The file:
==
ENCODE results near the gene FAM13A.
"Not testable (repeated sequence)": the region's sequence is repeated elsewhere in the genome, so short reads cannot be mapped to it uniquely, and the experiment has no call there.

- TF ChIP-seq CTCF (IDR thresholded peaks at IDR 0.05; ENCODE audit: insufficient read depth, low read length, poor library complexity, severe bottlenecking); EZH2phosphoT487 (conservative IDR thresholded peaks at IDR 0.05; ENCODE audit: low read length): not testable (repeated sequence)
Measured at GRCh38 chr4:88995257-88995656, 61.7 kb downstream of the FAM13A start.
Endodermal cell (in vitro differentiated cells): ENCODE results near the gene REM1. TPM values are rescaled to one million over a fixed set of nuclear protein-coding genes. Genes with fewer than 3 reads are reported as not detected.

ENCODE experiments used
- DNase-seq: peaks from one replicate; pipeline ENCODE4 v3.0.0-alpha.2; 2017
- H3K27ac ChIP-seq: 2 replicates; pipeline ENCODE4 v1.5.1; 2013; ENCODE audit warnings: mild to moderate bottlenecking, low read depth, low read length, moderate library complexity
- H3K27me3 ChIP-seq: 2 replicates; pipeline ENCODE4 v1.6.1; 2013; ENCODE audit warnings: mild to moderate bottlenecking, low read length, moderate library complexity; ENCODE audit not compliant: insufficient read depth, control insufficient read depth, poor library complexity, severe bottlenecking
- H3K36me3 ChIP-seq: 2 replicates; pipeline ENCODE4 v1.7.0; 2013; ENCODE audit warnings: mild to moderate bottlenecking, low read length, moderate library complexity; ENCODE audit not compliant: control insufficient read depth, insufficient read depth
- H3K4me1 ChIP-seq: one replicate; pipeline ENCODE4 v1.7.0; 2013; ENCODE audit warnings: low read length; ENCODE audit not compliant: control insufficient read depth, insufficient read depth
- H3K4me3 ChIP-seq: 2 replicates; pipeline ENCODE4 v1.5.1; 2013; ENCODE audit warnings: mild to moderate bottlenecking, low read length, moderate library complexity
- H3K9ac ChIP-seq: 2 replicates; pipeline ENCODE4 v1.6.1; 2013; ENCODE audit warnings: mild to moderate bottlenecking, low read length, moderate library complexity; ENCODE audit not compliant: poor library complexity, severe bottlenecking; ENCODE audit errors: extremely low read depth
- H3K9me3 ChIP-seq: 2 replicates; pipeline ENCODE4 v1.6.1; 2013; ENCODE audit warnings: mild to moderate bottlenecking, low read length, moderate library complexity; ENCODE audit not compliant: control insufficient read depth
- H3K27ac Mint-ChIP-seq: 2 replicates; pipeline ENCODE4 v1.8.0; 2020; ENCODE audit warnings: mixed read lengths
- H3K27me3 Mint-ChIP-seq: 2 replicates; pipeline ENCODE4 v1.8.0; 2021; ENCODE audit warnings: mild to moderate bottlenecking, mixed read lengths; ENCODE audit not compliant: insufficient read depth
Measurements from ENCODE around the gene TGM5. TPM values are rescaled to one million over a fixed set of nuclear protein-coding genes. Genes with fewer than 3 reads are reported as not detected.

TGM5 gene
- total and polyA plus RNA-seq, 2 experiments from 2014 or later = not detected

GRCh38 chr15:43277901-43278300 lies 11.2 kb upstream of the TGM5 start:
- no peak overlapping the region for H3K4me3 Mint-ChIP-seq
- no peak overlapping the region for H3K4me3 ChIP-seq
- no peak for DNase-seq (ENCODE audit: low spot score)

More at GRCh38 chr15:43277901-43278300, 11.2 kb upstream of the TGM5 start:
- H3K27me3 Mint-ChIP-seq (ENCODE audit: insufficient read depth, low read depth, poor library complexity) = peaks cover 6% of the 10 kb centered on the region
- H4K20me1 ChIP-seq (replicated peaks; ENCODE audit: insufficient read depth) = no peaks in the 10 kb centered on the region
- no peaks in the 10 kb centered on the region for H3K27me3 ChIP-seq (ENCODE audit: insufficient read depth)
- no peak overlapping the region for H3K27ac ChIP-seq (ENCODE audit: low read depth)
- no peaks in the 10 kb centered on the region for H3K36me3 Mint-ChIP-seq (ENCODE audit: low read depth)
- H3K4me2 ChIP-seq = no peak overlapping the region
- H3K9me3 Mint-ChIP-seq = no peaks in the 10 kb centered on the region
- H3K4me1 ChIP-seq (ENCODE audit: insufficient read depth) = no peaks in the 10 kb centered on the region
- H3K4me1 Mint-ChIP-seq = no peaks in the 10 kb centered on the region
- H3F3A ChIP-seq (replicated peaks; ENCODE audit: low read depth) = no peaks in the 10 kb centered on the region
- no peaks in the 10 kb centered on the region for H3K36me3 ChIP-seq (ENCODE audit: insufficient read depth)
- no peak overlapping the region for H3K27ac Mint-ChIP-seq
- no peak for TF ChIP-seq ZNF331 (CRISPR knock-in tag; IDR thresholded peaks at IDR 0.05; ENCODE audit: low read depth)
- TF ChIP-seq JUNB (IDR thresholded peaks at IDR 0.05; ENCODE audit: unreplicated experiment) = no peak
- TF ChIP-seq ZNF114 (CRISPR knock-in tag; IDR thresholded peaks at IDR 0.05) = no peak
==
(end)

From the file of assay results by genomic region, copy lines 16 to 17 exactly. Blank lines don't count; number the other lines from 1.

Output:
- H3K27me3 Mint-ChIP-seq: 2 replicates; pipeline ENCODE4 v1.8.0; 2021; ENCODE audit warnings: mild to moderate bottlenecking, mixed read lengths; ENCODE audit not compliant: insufficient read depth
Measurements from ENCODE around the gene TGM5. TPM values are rescaled to one million over a fixed set of nuclear protein-coding genes. Genes with fewer than 3 reads are reported as not detected.